Day: November 1, 2017
Today’s national security headaches include both the foreign use of the internet to interfere in US elections and “lone wolf” terrorist attacks by individuals who may or may not have been in direct touch with extremist groups. Congress is busy raking tech company CEOs over the coals about the former and New York City’s bicyclists and pedestrians are the latest victims of the latter. What is to be done about these unconventional, but real and present dangers?
Mayor De Blasio is showing us the right way to respond to terrorists: he is advising New Yorkers to go about their business in the usual way, ignoring the threat. That is easier in New York than some other places, since it is the natural inclination of its citizens anyway. No doubt there will be funerals and memorials, but New Yorkers are well advised not to give terrorists the satisfaction of disrupting millions of lives or prompting extraordinary security measures, none of which are likely to foil an attack of the kind the occurred yesterday.
President Trump’s tweets point in the opposite direction: he thinks the New York attack justifies “extreme vetting” and his travel ban. This is nonsense: there is no indication that those measures would have stopped the perpetrator, a green card holder from Uzbekistan. Searching for people who might be radicalized in a giant haystack of citizens, green card holders and immigrants is never going to succeed 100%. Nor does failure threaten the constituents at whom Trump targets his tweets: mostly rural and suburban voters in parts of the United States that have never seen an attack in the name of Allah. Attacks in the name of white supremacy on their turf are much more common.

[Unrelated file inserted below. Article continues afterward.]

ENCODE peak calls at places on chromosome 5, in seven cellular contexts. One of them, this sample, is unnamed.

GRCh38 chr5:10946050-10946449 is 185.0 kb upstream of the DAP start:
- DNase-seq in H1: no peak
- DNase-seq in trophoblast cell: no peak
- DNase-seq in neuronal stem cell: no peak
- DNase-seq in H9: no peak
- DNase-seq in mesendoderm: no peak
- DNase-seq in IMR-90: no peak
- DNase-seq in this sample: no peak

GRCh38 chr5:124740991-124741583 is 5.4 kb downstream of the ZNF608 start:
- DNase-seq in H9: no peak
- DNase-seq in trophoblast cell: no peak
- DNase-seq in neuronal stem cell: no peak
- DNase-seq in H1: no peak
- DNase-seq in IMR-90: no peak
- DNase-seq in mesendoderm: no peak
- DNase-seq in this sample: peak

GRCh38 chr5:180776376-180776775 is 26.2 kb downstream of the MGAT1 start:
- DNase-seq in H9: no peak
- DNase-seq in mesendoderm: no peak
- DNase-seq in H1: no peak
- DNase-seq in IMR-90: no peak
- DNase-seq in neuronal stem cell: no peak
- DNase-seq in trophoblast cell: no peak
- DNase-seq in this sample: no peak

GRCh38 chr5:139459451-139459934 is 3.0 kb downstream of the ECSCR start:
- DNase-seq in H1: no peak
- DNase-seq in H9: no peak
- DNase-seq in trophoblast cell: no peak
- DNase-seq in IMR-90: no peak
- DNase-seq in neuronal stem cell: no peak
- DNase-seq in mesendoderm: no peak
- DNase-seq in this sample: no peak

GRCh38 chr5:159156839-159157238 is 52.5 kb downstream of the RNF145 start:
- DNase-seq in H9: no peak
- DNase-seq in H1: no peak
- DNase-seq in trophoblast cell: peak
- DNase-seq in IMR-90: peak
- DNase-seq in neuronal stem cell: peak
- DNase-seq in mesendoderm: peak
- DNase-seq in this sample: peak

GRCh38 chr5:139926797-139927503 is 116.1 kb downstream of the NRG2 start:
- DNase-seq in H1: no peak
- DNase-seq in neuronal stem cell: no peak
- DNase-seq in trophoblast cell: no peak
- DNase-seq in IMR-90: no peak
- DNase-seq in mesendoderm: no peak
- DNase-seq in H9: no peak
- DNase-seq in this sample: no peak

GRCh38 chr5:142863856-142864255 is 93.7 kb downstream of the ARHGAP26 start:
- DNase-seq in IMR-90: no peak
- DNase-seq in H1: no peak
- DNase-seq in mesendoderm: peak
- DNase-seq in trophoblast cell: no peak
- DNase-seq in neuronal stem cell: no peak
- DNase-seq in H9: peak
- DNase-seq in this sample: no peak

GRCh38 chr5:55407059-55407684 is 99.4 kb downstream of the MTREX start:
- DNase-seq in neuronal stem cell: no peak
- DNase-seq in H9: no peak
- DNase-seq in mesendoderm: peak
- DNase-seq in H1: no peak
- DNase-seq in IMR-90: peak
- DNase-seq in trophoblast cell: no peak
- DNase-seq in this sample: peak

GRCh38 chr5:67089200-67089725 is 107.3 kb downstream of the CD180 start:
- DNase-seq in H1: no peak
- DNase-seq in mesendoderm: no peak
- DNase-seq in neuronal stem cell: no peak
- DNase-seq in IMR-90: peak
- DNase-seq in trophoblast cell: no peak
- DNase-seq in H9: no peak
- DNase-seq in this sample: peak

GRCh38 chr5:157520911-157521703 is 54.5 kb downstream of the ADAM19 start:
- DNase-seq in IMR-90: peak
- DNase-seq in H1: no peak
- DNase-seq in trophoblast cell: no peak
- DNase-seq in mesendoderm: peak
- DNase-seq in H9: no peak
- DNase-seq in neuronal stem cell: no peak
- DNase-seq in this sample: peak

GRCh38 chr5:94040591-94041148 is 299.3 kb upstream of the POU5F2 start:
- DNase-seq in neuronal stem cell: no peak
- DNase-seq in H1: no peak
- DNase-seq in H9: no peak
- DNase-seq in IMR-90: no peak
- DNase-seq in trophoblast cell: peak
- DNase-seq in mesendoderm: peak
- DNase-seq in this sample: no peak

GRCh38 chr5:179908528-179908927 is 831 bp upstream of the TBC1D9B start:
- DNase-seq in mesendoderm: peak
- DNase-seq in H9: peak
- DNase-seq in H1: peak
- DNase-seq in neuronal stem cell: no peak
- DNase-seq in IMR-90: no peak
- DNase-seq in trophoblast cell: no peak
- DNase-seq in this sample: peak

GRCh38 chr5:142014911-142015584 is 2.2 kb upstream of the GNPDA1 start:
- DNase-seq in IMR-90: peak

The real problem is us. By reacting in unreasonable ways to terrorist attacks by people who yell Allahu Akbar, we amplify their impact and cause far more damage than would otherwise be the case.
The same is true for foreign use of the internet. Much of the Russian-initiated garbage that appears to have affected our electorate in 2016 is easily recognizable as stuff intended to excite unreasonable responses, or just plain false. Some people respond nevertheless, mainly those with less than a college education who are inclined to think others are getting the best of them. I’m not at all sure a college education is all that important, but this is one of the better arguments for making sure more people get one. Literacy is not just about reading but also understanding.
I could extend this argument that we are our own worst enemy to other spheres. Our threats are making North Korea redouble its commitment to gaining the technology required to hit the US with nuclear weapons. The President’s decertification of the Iran nuclear deal undermined the relative moderates who support it in Tehran. Our drone strikes have created more terrorists than they have killed and have spread them to more countries.
I’m not against taking action against those who have taken up arms against the US and its citizens, or against those who undermine our political system or threaten us with nuclear weapons. But we need to educate ourselves not to make things worse. Terrorists use violence for political ends. We should not allow our reactions to help them achieve their purposes. The Russians use the internet for political ends as well. We should not allow ourselves to be vulnerable.
We have met the enemy. He is us.